AUGUSTA — City officials heard what the school department had planned for spending for next year and applauded them for crafting a 2021-2022 budget that included no tax increase.

School Board Chairperson Amanda Olson said the budget, approved unanimously by the board in March, is the “smoothest” she has seen in her time on the school board. Councilors did not recommend any cuts to the $33.43 million budget, a 0.35% increase in spending from the current fiscal year.

“The budget in front of you meets all of the needs of students, faculty and staff,” Augusta Superintendent James Anastasio said. “It maintains resources, completes a three year budget plan and brings a budget that does not anticipate a tax increase.”

The budget for K-12 education is $30,076,055, a 0.07% increase, but becomes $33,427,615 after adding the cost of adult education and Capital Area Technical School.

City council members asked questions of Olson, Anastasio and Business Manager Kathy Casparious, mainly about the return to school for in-person learning five days a week and whether it would be possible anytime soon. The schools have been operating in a hybrid learning model since the start of the year in September.

Anastasio credited the early rounds of coronavirus relief funding for allowing the city schools to fund and meet the six framework steps required for a safe return to school from Maine Department of Education guidelines. The six steps were symptom screening, physical distancing, masks and facial coverings, hand hygiene, personal protective equipment and staying in isolation once becoming sick.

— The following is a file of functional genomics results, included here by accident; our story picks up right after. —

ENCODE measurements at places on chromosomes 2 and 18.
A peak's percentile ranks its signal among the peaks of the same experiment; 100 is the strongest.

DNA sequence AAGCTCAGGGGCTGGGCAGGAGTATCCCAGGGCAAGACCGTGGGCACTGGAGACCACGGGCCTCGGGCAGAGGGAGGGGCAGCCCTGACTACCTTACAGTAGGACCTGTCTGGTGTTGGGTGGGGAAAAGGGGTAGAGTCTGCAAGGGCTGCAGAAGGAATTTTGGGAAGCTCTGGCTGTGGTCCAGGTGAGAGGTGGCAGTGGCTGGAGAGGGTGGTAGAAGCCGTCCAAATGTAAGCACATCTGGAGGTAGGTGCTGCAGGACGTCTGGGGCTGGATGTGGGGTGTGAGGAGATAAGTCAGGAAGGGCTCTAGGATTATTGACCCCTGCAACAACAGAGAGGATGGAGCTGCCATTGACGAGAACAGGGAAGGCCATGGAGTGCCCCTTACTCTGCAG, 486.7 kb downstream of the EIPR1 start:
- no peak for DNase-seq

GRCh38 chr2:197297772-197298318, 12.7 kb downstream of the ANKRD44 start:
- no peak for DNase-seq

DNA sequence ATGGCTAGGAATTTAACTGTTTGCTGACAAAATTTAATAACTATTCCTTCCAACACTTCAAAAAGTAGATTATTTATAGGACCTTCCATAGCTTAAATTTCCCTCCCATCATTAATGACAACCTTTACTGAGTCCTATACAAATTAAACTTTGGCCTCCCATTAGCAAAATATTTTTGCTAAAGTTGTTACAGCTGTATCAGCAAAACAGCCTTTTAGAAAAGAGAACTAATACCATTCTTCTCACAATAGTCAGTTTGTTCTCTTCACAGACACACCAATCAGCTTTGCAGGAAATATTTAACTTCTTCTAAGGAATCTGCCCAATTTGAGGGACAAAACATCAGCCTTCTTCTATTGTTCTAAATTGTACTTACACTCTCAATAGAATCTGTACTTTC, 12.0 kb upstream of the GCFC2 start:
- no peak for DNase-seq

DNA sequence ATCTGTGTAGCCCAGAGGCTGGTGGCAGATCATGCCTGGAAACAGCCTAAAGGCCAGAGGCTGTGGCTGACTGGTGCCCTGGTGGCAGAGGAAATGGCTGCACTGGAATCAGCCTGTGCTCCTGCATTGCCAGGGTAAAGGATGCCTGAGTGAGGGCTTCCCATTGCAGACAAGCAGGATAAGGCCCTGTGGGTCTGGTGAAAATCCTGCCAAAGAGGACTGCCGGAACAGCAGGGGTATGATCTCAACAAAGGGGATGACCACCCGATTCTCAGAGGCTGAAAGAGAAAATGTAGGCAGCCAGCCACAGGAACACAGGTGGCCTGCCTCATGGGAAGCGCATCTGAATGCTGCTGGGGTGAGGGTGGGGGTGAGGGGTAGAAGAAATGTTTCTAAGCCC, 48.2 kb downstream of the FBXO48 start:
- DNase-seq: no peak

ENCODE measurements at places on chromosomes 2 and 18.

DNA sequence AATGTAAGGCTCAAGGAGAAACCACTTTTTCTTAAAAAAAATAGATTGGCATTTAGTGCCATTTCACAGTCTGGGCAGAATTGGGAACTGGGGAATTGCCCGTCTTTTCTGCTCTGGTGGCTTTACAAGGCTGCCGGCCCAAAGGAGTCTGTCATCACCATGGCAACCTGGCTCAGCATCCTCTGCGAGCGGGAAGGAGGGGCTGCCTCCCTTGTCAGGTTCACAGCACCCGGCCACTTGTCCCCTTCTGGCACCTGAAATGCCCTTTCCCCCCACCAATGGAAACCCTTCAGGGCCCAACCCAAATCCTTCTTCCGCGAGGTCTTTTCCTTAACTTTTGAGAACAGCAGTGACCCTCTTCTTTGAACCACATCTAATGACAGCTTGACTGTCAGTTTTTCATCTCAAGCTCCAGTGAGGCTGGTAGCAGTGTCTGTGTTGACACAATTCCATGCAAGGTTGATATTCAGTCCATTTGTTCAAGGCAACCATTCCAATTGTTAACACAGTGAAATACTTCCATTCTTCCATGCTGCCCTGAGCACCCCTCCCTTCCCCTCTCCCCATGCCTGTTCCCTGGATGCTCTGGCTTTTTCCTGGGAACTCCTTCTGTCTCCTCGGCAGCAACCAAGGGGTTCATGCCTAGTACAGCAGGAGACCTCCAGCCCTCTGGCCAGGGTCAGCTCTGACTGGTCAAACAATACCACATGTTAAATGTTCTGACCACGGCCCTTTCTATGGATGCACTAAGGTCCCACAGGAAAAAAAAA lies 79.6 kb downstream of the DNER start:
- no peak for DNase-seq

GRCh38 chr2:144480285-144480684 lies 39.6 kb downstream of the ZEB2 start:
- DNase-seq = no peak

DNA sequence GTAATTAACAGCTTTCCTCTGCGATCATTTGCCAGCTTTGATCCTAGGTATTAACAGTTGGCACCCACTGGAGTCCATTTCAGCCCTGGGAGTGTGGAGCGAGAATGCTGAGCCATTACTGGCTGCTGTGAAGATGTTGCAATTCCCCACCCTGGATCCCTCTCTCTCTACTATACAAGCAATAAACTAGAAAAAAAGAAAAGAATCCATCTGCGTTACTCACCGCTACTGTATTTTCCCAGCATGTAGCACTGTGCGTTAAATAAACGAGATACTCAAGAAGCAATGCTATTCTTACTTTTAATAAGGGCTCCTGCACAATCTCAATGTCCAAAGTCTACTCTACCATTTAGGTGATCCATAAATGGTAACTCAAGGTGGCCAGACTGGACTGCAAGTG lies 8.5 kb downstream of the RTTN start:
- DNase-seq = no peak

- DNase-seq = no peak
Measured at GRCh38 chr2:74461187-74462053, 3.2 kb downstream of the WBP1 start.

“I’m hearing a lot about students returning to school,” said Anastasio. “We all want students to return in Maine, but in Maine, they are one of the few states where students have been going to school.

“When you hear the national rhetoric about having students return to school, Maine is ahead of the curve,” he added, “and part of that was having the funds to do what we needed to do.”

Since the beginning of the school year, Maine only required 3 feet of spacing between desks and students, while the national guidance was 6 feet. Both Olson and Anastasio agreed that spacing between students and having enough room in a classroom to ensure proper distancing would be the issue with getting students back to in-person learning five days a week.

Augusta Mayor David Rollins asked if there were any complaints from parents wanting their children in school more, and the pair said they haven’t received many.

“Every educator I know wants more kids in front of them, but wants to follow guidelines and do it safely,” Anastasio said.

He shared some of the projects and items on which Augusta schools were able to spend coronavirus relief funds.

Anastasio said personal protective equipment was the main purchase, but ventilation systems in all of the schools were updated. Chromebooks had to be purchased, along with wireless internet hot spots to accommodate remote learning, and a small van to transport food to students on remote days.

“All of those things we have done are to make the building safer and to make it even safer in the long run,” Anastasio said. “We can’t use anything (with COVID money) that will be involved in our regular budget, or local budget. It’s very specific in what we spend it on… we are being cautious with it.”

Any new positions will be through a contract so the district can keep an eye on the money, according to Anastasio, so it “won’t create a cliff.”

“This is a strange moment in history,” City Councilor Eric Lind said. “I think you have a real opportunity to provide an education and leadership to kids. Following these rules, I applaud that, the spells of integrity.”

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